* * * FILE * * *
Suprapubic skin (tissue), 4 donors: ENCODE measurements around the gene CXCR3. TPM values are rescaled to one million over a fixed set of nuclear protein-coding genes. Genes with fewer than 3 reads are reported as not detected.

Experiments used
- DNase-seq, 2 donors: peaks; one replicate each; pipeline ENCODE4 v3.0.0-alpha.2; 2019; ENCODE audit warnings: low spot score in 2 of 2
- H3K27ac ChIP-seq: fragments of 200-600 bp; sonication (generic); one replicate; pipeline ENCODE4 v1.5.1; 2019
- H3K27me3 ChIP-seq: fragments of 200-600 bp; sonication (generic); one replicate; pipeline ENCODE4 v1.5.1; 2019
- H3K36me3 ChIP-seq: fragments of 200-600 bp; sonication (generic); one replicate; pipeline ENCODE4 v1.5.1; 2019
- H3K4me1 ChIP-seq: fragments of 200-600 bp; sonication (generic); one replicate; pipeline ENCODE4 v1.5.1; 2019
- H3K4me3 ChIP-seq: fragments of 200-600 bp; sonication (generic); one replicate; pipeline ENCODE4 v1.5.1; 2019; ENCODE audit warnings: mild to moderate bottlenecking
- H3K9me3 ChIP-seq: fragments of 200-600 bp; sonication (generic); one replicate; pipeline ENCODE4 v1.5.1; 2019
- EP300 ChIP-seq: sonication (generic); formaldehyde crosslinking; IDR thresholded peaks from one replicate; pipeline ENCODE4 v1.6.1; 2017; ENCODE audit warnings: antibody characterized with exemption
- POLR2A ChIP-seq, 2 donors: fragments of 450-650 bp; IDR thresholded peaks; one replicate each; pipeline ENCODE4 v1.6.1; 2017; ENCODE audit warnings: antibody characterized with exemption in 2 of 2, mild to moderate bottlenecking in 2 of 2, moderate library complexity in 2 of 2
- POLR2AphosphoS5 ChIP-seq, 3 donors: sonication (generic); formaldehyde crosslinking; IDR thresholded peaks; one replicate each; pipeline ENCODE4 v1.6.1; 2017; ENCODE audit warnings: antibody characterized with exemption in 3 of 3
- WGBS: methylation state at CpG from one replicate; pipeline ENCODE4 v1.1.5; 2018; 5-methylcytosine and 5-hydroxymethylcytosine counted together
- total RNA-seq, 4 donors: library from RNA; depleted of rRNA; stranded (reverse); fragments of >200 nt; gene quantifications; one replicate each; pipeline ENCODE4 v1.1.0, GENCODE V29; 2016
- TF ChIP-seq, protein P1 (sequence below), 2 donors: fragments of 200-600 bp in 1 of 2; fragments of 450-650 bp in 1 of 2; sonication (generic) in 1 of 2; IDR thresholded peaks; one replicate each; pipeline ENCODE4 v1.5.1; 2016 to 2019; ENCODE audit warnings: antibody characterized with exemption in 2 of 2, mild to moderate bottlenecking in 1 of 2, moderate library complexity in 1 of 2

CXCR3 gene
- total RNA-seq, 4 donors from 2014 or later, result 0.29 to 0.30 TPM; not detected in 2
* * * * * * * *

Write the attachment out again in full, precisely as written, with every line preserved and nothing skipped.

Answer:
Suprapubic skin (tissue), 4 donors: ENCODE measurements around the gene CXCR3. TPM values are rescaled to one million over a fixed set of nuclear protein-coding genes. Genes with fewer than 3 reads are reported as not detected.

Experiments used
- DNase-seq, 2 donors: peaks; one replicate each; pipeline ENCODE4 v3.0.0-alpha.2; 2019; ENCODE audit warnings: low spot score in 2 of 2
- H3K27ac ChIP-seq: fragments of 200-600 bp; sonication (generic); one replicate; pipeline ENCODE4 v1.5.1; 2019
- H3K27me3 ChIP-seq: fragments of 200-600 bp; sonication (generic); one replicate; pipeline ENCODE4 v1.5.1; 2019
- H3K36me3 ChIP-seq: fragments of 200-600 bp; sonication (generic); one replicate; pipeline ENCODE4 v1.5.1; 2019
- H3K4me1 ChIP-seq: fragments of 200-600 bp; sonication (generic); one replicate; pipeline ENCODE4 v1.5.1; 2019
- H3K4me3 ChIP-seq: fragments of 200-600 bp; sonication (generic); one replicate; pipeline ENCODE4 v1.5.1; 2019; ENCODE audit warnings: mild to moderate bottlenecking
- H3K9me3 ChIP-seq: fragments of 200-600 bp; sonication (generic); one replicate; pipeline ENCODE4 v1.5.1; 2019
- EP300 ChIP-seq: sonication (generic); formaldehyde crosslinking; IDR thresholded peaks from one replicate; pipeline ENCODE4 v1.6.1; 2017; ENCODE audit warnings: antibody characterized with exemption
- POLR2A ChIP-seq, 2 donors: fragments of 450-650 bp; IDR thresholded peaks; one replicate each; pipeline ENCODE4 v1.6.1; 2017; ENCODE audit warnings: antibody characterized with exemption in 2 of 2, mild to moderate bottlenecking in 2 of 2, moderate library complexity in 2 of 2
- POLR2AphosphoS5 ChIP-seq, 3 donors: sonication (generic); formaldehyde crosslinking; IDR thresholded peaks; one replicate each; pipeline ENCODE4 v1.6.1; 2017; ENCODE audit warnings: antibody characterized with exemption in 3 of 3
- WGBS: methylation state at CpG from one replicate; pipeline ENCODE4 v1.1.5; 2018; 5-methylcytosine and 5-hydroxymethylcytosine counted together
- total RNA-seq, 4 donors: library from RNA; depleted of rRNA; stranded (reverse); fragments of >200 nt; gene quantifications; one replicate each; pipeline ENCODE4 v1.1.0, GENCODE V29; 2016
- TF ChIP-seq, protein P1 (sequence below), 2 donors: fragments of 200-600 bp in 1 of 2; fragments of 450-650 bp in 1 of 2; sonication (generic) in 1 of 2; IDR thresholded peaks; one replicate each; pipeline ENCODE4 v1.5.1; 2016 to 2019; ENCODE audit warnings: antibody characterized with exemption in 2 of 2, mild to moderate bottlenecking in 1 of 2, moderate library complexity in 1 of 2

CXCR3 gene
- total RNA-seq, 4 donors from 2014 or later, result 0.29 to 0.30 TPM; not detected in 2